Mo’ne Davis can be paid for Chevy commercial without losing NCAA eligibility
A Chevy Baseball commercial featuring Mo’ne Davis and directed by filmmaker Spike Lee aired during Game 1 of the World Series on Tuesday night, leading many to wonder whether or not Davis would have forfeited her amateur status by accepting payment for the endorsement deal.
The NCAA says that will not be the case.
“Mo’ne Davis may be paid for appearing in the Chevy commercial without impacting her NCAA eligibility,” NCAA spokeswoman Emily James said in a statement.
The NCAA expanded their rules in January to allow more flexibility for eligibility. They say Davis, whose stated goal is to play basketball for UConn’s women’s team, is eligible for all sports, including women’s basketball and baseball.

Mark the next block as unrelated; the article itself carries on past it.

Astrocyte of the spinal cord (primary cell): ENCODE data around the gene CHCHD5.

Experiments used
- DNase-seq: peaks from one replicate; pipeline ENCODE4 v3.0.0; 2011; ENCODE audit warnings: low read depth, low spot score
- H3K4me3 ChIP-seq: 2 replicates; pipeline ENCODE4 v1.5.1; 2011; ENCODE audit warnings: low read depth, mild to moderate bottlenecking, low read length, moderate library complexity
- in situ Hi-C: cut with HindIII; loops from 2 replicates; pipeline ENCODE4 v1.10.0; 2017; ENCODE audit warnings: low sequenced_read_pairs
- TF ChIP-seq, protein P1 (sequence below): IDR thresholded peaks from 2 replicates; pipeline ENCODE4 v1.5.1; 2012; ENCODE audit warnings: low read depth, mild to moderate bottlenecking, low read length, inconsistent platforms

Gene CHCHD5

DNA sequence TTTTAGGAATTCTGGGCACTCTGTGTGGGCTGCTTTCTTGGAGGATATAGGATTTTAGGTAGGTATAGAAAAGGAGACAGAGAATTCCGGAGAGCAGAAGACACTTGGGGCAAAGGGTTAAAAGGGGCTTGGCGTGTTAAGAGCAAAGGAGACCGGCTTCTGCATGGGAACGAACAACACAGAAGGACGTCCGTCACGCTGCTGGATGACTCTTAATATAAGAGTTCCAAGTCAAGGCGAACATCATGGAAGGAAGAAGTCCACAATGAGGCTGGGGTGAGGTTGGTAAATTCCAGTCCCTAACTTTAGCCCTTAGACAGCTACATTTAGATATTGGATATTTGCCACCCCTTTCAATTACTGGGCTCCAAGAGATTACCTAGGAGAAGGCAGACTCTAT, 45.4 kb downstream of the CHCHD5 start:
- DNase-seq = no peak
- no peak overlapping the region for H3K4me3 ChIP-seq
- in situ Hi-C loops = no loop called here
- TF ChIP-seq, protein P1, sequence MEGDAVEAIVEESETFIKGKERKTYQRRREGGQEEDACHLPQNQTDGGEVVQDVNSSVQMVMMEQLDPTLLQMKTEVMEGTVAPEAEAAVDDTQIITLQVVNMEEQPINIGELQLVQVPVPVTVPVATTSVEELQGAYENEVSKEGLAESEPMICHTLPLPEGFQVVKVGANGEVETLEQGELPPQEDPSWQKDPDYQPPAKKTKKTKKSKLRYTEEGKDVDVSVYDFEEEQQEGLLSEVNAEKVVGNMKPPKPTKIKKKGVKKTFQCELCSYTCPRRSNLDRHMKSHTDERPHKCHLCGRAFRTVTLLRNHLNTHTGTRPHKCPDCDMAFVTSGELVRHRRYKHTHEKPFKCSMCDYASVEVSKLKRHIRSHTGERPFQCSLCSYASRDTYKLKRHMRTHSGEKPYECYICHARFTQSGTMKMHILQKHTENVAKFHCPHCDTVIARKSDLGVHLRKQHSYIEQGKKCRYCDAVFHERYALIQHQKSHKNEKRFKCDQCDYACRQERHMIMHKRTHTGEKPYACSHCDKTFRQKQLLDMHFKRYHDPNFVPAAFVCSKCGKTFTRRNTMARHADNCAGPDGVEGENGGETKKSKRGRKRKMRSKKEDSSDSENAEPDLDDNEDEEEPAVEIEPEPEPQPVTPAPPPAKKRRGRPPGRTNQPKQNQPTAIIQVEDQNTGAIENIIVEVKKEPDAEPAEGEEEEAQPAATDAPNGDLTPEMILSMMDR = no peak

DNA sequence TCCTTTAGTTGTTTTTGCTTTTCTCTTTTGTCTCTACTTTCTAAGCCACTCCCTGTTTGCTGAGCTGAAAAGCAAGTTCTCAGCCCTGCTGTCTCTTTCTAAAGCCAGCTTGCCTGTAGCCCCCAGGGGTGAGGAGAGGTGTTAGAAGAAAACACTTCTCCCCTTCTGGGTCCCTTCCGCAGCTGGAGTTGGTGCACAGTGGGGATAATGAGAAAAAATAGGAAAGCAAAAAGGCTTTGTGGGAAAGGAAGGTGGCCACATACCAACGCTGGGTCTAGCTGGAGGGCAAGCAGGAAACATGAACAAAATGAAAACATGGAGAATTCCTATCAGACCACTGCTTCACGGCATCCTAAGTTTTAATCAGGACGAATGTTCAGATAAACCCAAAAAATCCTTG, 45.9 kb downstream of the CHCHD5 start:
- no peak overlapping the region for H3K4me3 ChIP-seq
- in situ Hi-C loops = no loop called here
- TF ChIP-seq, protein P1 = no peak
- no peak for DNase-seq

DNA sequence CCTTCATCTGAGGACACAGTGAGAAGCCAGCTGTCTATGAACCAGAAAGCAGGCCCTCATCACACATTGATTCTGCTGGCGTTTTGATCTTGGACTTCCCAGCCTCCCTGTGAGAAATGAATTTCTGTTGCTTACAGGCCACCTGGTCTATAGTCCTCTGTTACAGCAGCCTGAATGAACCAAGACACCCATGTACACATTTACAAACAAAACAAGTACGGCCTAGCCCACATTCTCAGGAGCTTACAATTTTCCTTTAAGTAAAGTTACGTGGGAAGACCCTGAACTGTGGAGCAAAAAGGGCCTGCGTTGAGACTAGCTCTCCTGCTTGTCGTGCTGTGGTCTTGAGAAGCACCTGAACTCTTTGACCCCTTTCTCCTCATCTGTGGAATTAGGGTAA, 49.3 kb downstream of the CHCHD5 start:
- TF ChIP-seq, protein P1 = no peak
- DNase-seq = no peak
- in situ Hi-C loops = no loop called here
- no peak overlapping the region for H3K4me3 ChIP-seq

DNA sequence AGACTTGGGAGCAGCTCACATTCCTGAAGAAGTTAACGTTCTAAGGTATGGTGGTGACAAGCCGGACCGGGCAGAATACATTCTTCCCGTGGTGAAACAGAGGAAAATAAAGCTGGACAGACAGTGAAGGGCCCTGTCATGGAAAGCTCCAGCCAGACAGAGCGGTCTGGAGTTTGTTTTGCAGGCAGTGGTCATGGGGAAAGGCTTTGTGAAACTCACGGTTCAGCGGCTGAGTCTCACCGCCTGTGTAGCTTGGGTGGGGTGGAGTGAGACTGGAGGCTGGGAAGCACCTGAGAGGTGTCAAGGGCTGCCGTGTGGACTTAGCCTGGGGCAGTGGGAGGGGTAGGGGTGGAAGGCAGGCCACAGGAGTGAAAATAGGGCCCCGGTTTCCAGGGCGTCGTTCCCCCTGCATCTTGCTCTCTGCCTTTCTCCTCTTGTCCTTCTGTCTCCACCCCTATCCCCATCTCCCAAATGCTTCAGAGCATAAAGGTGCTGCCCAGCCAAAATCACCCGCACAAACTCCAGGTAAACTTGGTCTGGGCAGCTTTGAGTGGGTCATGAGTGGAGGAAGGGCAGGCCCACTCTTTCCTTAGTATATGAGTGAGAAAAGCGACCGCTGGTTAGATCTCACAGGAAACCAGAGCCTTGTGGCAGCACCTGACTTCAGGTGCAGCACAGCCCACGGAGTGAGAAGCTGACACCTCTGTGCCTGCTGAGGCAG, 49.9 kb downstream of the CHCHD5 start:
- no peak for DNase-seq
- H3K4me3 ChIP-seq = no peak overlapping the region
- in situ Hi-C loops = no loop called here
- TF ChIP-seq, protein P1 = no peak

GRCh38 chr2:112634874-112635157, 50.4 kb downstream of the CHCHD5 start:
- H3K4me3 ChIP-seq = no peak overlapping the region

“This waiver narrowly extends the rules — which allow Davis to accept the payment and still be eligible in any other sport — to include baseball. The NCAA staff also considered the historically limited opportunities for women to participate in professional baseball. In addition, Davis is much younger than when the vast majority of the prospect rules apply. While this situation is unusual, the flexible approach utilized in this decision is not.”
There is no word on whether or not Davis accepted money for the commercial, which was a condensed version of 16-minute film put together by Spike. The commercial recaps Mo’ne’s whirlwind summer that saw her become a national celebrity after becoming the first girl to throw a shutout at the Little League World Series. From the low camera angles to Mo’ne’s narration, I loved the spot and Davis’ story.
You can see the extended film below: